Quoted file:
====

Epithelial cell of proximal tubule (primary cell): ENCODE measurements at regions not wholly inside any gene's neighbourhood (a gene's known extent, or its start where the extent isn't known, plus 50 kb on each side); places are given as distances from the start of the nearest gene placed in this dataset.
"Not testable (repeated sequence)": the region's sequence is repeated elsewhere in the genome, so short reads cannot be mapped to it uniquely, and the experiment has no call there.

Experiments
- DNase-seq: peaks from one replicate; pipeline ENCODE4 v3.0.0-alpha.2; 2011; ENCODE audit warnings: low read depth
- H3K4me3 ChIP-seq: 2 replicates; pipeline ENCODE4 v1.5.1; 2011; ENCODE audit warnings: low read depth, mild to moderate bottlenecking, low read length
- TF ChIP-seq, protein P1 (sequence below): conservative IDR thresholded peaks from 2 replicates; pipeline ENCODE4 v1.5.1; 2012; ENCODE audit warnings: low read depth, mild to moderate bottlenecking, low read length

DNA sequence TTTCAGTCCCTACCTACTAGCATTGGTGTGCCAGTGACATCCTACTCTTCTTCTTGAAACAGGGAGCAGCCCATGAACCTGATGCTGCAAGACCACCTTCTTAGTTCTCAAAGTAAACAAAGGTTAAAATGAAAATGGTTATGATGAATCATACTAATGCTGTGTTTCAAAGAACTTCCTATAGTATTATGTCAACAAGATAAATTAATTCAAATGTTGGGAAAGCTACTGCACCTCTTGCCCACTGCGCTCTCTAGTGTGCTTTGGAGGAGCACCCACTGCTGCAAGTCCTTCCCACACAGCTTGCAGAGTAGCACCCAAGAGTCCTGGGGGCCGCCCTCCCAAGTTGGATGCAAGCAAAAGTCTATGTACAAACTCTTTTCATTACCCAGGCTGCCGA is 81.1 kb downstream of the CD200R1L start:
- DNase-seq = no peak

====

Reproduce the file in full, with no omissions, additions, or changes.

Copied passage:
Epithelial cell of proximal tubule (primary cell): ENCODE measurements at regions not wholly inside any gene's neighbourhood (a gene's known extent, or its start where the extent isn't known, plus 50 kb on each side); places are given as distances from the start of the nearest gene placed in this dataset.
"Not testable (repeated sequence)": the region's sequence is repeated elsewhere in the genome, so short reads cannot be mapped to it uniquely, and the experiment has no call there.

Experiments
- DNase-seq: peaks from one replicate; pipeline ENCODE4 v3.0.0-alpha.2; 2011; ENCODE audit warnings: low read depth
- H3K4me3 ChIP-seq: 2 replicates; pipeline ENCODE4 v1.5.1; 2011; ENCODE audit warnings: low read depth, mild to moderate bottlenecking, low read length
- TF ChIP-seq, protein P1 (sequence below): conservative IDR thresholded peaks from 2 replicates; pipeline ENCODE4 v1.5.1; 2012; ENCODE audit warnings: low read depth, mild to moderate bottlenecking, low read length

DNA sequence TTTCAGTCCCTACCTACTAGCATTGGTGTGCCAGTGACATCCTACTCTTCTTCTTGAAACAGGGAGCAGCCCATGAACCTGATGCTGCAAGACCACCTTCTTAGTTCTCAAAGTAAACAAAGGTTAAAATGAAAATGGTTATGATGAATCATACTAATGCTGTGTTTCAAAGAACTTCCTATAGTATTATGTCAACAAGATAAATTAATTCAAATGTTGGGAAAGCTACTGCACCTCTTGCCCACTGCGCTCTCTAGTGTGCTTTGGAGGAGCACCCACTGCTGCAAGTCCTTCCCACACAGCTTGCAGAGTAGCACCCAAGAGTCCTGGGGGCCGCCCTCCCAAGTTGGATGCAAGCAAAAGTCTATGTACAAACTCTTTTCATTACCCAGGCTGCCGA is 81.1 kb downstream of the CD200R1L start:
- DNase-seq = no peak